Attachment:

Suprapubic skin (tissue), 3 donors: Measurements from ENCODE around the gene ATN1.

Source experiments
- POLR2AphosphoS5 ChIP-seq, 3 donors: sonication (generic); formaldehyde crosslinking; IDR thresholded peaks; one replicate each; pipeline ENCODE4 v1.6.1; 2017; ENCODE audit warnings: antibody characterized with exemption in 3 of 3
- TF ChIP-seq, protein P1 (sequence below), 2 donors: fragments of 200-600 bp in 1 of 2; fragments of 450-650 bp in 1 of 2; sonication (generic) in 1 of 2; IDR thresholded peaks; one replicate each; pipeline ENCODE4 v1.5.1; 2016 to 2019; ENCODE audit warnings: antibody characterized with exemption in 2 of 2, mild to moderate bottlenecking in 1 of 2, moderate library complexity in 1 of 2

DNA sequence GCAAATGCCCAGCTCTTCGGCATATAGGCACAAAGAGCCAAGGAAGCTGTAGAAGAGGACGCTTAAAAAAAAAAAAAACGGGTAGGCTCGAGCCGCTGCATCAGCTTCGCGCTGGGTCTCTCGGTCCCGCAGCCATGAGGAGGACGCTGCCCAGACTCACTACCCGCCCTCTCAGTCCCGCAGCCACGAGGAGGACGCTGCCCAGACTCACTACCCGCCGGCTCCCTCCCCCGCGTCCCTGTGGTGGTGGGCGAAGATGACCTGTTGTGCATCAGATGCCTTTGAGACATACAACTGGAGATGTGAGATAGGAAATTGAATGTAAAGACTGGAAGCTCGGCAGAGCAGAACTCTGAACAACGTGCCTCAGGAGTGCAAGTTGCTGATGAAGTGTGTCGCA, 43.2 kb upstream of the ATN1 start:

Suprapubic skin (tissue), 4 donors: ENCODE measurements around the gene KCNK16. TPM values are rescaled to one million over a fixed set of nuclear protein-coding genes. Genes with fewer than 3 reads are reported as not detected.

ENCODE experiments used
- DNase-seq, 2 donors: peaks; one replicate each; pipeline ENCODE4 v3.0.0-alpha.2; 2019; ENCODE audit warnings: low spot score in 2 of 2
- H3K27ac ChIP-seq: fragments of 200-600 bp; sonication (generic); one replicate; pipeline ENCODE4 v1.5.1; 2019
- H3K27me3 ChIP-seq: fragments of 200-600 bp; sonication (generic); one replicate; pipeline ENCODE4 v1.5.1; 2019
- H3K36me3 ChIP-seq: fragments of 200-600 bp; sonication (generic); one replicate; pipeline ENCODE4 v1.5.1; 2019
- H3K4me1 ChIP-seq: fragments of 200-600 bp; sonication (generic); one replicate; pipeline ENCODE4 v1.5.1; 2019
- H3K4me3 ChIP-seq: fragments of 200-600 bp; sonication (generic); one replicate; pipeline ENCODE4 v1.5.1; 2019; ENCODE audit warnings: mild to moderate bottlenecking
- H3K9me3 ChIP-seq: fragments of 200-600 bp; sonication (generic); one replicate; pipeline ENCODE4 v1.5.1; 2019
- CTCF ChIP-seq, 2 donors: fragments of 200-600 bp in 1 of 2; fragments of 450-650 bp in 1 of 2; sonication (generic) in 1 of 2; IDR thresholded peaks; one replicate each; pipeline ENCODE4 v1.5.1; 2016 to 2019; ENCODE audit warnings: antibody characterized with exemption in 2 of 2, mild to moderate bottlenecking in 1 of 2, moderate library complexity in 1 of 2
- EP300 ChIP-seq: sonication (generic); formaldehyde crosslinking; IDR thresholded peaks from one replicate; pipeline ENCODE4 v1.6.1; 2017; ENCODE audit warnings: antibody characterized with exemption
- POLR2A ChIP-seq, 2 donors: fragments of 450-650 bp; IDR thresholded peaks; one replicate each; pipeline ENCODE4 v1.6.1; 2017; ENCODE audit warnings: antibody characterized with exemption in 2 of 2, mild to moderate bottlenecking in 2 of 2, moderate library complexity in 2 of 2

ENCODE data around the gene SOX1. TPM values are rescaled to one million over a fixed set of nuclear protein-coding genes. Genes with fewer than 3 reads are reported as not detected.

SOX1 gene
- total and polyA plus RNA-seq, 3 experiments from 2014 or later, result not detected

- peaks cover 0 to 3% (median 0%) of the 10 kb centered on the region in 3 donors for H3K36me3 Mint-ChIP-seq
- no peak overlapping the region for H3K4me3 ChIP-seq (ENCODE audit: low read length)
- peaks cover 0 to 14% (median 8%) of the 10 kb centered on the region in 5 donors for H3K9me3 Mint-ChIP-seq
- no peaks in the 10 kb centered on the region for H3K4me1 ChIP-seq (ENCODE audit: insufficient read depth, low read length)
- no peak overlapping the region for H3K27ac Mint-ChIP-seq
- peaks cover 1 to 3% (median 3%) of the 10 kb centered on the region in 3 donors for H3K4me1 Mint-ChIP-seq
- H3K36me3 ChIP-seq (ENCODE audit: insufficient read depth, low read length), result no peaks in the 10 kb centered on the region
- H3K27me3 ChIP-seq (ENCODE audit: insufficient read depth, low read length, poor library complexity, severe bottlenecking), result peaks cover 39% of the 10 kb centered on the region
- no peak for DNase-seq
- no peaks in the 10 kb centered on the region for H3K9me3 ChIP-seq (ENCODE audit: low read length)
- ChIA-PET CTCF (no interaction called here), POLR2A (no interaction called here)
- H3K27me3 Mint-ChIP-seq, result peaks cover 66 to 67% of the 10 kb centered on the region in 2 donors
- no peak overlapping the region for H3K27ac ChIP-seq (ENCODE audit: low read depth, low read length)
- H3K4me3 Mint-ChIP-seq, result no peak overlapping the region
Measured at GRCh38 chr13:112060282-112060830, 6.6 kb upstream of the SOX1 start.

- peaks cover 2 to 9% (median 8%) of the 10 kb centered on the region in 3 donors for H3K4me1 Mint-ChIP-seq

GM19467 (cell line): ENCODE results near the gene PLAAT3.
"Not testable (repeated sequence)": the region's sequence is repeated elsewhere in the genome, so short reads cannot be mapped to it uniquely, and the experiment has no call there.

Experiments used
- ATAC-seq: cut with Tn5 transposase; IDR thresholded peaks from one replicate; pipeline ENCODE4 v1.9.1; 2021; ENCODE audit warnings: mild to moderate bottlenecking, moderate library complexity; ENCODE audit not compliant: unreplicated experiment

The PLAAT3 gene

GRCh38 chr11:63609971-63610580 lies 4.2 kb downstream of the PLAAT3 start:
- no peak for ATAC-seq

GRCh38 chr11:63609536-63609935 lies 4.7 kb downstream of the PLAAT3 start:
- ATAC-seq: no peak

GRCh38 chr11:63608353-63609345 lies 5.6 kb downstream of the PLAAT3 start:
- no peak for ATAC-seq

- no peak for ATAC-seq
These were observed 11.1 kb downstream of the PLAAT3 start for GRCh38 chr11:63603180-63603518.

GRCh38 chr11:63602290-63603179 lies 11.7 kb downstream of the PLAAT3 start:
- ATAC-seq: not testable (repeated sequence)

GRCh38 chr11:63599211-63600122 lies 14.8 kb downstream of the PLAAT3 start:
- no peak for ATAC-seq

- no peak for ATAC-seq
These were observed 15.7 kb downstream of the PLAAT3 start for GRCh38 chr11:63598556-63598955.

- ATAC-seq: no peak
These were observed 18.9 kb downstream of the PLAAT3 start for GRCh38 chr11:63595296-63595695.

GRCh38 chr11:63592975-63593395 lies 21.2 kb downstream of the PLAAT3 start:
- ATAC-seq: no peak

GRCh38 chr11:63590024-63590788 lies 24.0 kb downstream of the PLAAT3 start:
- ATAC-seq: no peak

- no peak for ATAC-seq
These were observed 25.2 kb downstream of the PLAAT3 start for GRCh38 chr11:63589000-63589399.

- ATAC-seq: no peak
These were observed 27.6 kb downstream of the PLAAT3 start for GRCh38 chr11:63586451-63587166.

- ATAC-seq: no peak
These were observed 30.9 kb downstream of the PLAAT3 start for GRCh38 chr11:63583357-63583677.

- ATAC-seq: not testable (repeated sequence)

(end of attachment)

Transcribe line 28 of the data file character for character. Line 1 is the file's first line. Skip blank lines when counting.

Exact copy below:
- H3K27me3 ChIP-seq (ENCODE audit: insufficient read depth, low read length, poor library complexity, severe bottlenecking), result peaks cover 39% of the 10 kb centered on the region